Well, selfishly it's good for us to have this conversation today because our big conference of course will be in October at annual meeting and we are so having our fingers crossed that the world has returned to a level of normal at that time. And we actually could hopefully get you all in and hopefully we'll be doing a personal, everyone in person annual meeting this year. But we're in that process right now of planning both for virtual annual meeting and a in-person annual meeting. We're hoping fingers crossed, toes crossed, uh, that we're going to do the in-person annual meeting and we'll see. We'll see. Challenging times to be sure. A lot of these times is the show and tell of these conferences. You know, we, of course we have exhibitors at some of the conferences that want to show the latest, the greatest products. It's also a time to meet with, we've mentioned before, colleagues, uh, hear about the latest research here, about the new developments in, uh, programs, learn firsthand about new government regulations without having that face to face. I'm looking for suggestions as well as answers here. How do we keep people informed? How do we close that gap? So I don't know who wants to answer first that's open for anybody that wants to take a shot at that.

Kirk Adams:

Well, this is Kirk. I would just say we're, we're, we're all starting to figure that out and I think it's going to really evolve. I know Craig, you, um, convened a group of blindness organizations. Everyone's first instinct was to be helpful and thank boy, you know, people need to adapt. And we've got blind kids who need to continue to learn and we got blind folks who need to be able to continue to work and got people in need to access health care and transportation and food. So I think every, everyone rightly started pulling resources together and sharing resources. And so you'll find many. Uh, we have afb.org/covid19 and many other organizations have similar pages. And I, we're talking about how to coordinate that better. We have a access world, which is typically, a magazine type publication. We've started to asking individual authors to produce articles that we can get out quicker in the form of blogs.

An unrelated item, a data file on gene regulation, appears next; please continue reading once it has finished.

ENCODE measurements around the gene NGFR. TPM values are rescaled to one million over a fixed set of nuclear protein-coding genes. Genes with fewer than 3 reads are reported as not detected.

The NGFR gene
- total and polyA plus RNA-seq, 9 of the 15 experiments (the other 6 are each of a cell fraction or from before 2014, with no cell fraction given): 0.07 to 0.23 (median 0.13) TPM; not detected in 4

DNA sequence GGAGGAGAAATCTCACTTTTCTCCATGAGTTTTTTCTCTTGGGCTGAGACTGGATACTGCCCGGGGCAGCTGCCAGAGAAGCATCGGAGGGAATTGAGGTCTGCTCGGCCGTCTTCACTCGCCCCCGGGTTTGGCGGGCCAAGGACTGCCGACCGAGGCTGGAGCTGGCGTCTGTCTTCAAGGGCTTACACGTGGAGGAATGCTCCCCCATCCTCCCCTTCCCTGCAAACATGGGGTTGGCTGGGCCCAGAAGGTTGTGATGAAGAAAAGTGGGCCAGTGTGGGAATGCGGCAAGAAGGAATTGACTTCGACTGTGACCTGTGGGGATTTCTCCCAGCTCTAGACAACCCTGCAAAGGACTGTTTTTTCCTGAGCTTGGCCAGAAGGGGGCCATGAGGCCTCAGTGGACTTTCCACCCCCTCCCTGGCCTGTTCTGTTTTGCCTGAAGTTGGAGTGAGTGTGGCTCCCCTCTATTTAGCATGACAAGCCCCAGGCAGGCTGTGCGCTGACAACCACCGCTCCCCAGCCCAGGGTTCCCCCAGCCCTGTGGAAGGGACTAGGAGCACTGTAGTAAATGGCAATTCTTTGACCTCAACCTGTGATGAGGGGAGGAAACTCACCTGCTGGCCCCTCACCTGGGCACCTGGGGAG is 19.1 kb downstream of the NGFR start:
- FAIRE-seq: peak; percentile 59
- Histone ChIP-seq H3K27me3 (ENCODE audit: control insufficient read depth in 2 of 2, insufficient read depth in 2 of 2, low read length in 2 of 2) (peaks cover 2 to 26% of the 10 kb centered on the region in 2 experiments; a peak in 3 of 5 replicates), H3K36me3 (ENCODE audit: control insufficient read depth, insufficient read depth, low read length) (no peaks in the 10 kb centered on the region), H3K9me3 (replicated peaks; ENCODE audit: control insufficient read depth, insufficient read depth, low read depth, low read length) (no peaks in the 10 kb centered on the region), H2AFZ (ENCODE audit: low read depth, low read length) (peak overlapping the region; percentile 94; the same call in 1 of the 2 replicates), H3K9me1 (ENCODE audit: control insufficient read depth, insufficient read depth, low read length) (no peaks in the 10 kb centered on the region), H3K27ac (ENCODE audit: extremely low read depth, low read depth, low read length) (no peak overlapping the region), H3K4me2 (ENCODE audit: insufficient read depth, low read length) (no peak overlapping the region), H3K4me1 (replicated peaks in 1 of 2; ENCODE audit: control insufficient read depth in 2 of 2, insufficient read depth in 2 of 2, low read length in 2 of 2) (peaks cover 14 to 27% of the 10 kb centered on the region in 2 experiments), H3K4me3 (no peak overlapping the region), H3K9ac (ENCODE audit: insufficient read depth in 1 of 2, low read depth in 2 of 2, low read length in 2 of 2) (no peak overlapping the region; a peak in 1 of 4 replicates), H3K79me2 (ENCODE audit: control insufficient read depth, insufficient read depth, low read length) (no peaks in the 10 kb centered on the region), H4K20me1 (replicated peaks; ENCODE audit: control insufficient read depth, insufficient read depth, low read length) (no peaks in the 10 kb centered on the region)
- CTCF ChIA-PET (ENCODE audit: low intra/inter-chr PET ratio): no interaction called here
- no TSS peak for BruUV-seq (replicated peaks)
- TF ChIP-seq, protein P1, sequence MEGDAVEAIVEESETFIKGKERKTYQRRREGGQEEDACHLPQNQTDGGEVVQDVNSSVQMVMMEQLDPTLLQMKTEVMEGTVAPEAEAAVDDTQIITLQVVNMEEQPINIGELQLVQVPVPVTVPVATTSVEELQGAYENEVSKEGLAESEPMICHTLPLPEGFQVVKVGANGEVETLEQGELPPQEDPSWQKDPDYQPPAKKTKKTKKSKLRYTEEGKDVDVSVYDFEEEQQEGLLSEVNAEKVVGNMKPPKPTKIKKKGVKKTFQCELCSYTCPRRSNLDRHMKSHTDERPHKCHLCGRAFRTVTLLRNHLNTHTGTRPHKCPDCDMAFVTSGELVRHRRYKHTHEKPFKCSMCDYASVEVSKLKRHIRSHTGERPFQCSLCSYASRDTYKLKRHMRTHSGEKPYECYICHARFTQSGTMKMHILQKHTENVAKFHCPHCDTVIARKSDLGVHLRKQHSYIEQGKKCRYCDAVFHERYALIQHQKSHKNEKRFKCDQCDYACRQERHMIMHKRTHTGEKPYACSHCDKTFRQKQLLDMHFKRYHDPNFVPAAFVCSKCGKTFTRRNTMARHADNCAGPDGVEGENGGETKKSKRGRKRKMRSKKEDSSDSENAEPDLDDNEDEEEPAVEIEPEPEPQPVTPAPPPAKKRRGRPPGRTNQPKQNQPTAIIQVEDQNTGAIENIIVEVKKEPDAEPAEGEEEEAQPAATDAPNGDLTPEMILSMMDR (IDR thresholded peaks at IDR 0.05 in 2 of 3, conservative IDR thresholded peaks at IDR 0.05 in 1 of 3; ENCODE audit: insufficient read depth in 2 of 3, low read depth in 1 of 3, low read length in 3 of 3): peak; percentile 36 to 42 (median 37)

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So there's been a, been a lot of blogging around resources. Um, we've been contacted by most of the names you recognize HumanWare and Vispero and Orcam, and they're all wanting to help and making products available and services available. And so there's a great willingness to help and it's also new. I'm, uh, I know it'll shake out, um, as time goes on. I think, um, I think we'll be seeing some hybrids of activities. I think Sergio mentioned a watch party. I think you'll have some smaller in-person gatherings, uh, combined with virtual sessions in some form or fashion. Um, before we're at the point where we're gonna get a thousand people in the, in a hotel ballroom. Again,

Amy Parker:

I was just to say that, I think that all learning is still intimate and that if people can find ways to share moments online of connection or inspiration or looking at technology together that it be applied, that it'd be applied to someone's life or someone's needs. I think that's the most relevant for many people to understand what is the need to continue to get to the grocery store or to be a part of a church community or to, um, connect with their family members or to connect with their healthcare providers. So if a technology and, and um, or a policy even can be put into those terms, then it, it, it helps breathe life into the conversation so that it's not just a show and tell, but it's technology, meeting people where they are. And with what, what they want to accomplish with their lives or what a family wants to accomplish with their, their son or daughter. And, um, that I think it's also really relevant from that kind of demonstration. If it's via a video that then the person themselves be a part of the panel that discusses the use of that, um, and reflects on it. So, and, and showing those professional and um, parent partnerships around some activities. So I've seen a little bit of that is happening online now. Like Kirk mentioned, people have a strong desire to be helpful. I remember we scheduled with, um, the CEC, the council for exceptional children. We scheduled a webinar before the pandemic. It was to happen in April and it did happen and many people that attended, um, appreciated it and they said, we see now ways that this can be applied to our immediate situation and had conversations after that and wanted to have conversations then again about how to apply it. So maybe layering, um, a phase one demonstration and then a phase two demonstration after something has been tried for people to come back together and have a facilitated discussion about its use so that they're not just exposed, they've actually thought about it, they've kicked the tires on it, they've tried it.